Once Upon a Time… in Hollywood

Once Upon a Time… in Hollywood ★★★★

Quentin Tarantino’s ninth film is probably his most cheerful and effervescent. Because it has to be. A man who’s built a career around his love affair with cinema as an art form, here finally delivers a piece that is literally about that and nothing else. This is all flash, pizazz and exuberance. He’s jumping up and down and dancing and singing and inviting you in. 

Tarantino’s laconic, lackadaisical approach to romanticizing his Golden Age of Hollywood might turn off fans of his more intense pop confections, but this is absolutely a QT movie through and through. And it’s also, predictably, his most personal and internalized work. And I’m not just saying that because there are more shots of women’s feet than all of his previous eight films put together. I mean, let the man have his kicks, what’s the problem? 

No. The thing is this film, more than any other, feels like a trip directly into Tarantino’s head and through his bloodstream...straight to his heart. It doesn’t paint an accurate picture of 1969 Hollywood so much as it presents a vision of the world entirely through his eyes. It’s not only the Hollywood he wishes for. It’s the Hollywood he sees...as he experiences it. His view of life...in general.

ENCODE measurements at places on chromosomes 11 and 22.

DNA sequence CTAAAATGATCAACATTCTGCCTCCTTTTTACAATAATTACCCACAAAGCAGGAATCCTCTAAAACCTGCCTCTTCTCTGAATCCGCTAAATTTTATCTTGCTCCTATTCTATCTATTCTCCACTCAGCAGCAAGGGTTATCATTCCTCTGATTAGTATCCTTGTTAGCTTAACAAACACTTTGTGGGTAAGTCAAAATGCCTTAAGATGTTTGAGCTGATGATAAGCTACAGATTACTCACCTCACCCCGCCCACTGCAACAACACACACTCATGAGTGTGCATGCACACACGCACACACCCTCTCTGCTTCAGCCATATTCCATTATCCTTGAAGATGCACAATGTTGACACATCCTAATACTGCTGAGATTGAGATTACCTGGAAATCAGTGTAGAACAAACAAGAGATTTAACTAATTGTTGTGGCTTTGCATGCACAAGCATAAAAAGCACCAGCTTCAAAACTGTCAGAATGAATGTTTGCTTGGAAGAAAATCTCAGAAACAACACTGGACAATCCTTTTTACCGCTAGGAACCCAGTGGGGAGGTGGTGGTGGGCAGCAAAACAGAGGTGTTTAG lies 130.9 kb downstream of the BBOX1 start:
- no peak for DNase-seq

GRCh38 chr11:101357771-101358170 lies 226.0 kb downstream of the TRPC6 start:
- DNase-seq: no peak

Consider that it’s all centered around people who live and breathe movies. Their life revolves around movies and, ultimately, is a movie - a dreamland of artifice. And the characters who inhabit this story are not people, not in the truest sense. They are symbols. They are archetypal representations. Leonardo DiCaprio and Brad Pitt - two sides of the same idealized coin - are “The Artist” in its purest distilled form. Sharon Tate represents the innocence of Hollywood. It’s all brilliance and shine and goodness and kindness at its heart, no matter the darkness around and beneath.

And then, finally...in an eerie, Twilight Zone depiction of a particular hippie commune and their ultimate destiny, Tarantino demystifies the cult of personality. He exposes the Charles Manson “myth” in all its pointlessness and abject stupidity...and completely demolishes the fuck out of it in a defiant act of pure rage...and he does this with a relish that is palpable. And, in doing so, commits perhaps the most truthful act of his entire career. Even in what may arguably be his most artificial film.

You have to admire the brazen ambition. Tarantino has been blessed with the opportunity to make exactly the movies he wants, however the hell he wants to make them. His filmography is a scrapbook. And here is the crushed rose at the center...the leftover lollipop from that unforgettable teenage date.